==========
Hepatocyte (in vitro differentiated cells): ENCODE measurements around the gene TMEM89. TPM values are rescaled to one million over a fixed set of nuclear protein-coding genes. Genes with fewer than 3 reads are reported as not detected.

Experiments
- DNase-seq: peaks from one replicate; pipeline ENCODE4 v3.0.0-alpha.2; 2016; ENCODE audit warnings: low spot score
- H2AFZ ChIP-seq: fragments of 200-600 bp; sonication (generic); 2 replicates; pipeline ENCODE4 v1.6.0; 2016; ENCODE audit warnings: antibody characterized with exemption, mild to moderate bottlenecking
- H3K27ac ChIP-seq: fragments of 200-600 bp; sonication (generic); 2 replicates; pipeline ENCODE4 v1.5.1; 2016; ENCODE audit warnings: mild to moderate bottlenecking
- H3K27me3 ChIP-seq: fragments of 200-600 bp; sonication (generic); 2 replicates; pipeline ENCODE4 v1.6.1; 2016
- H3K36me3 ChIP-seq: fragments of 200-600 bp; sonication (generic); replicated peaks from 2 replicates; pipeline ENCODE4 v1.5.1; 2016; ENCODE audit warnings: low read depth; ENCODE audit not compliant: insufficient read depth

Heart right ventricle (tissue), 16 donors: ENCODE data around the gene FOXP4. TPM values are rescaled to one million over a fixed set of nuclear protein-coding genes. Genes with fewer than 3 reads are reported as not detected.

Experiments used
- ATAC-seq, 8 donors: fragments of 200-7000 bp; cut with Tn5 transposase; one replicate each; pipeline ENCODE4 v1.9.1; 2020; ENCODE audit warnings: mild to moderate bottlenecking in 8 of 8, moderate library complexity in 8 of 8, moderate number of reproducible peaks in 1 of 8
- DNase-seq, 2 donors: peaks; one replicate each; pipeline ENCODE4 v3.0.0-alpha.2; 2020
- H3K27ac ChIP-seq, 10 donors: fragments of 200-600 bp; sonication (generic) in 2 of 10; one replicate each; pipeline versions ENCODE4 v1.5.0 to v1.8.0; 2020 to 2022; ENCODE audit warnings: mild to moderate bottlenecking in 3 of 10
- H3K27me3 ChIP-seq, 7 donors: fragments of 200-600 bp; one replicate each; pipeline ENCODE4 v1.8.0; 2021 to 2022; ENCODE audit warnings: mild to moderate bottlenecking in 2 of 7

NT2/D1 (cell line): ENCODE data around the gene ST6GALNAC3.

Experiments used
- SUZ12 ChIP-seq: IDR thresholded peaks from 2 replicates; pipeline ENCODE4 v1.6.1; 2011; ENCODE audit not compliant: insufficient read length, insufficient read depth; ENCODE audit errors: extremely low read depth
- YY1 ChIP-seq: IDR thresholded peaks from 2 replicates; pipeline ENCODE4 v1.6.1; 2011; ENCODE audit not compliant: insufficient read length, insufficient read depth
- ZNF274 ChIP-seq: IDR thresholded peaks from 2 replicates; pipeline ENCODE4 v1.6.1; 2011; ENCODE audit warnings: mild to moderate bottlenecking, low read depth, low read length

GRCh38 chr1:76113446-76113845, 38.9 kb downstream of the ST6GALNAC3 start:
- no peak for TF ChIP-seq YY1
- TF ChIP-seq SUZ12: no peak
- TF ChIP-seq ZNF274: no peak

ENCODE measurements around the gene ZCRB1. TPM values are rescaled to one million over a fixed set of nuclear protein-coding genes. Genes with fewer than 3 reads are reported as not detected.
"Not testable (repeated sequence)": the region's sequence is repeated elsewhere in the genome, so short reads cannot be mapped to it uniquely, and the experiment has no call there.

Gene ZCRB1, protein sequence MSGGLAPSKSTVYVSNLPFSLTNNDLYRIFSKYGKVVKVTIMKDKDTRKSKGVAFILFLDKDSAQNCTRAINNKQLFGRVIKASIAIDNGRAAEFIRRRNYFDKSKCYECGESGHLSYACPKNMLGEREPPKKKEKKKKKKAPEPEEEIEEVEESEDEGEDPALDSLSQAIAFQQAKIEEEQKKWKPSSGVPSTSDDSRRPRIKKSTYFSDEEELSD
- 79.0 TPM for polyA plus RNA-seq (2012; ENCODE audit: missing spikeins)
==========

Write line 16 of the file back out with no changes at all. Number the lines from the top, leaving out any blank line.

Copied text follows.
- SUZ12 ChIP-seq: IDR thresholded peaks from 2 replicates; pipeline ENCODE4 v1.6.1; 2011; ENCODE audit not compliant: insufficient read length, insufficient read depth; ENCODE audit errors: extremely low read depth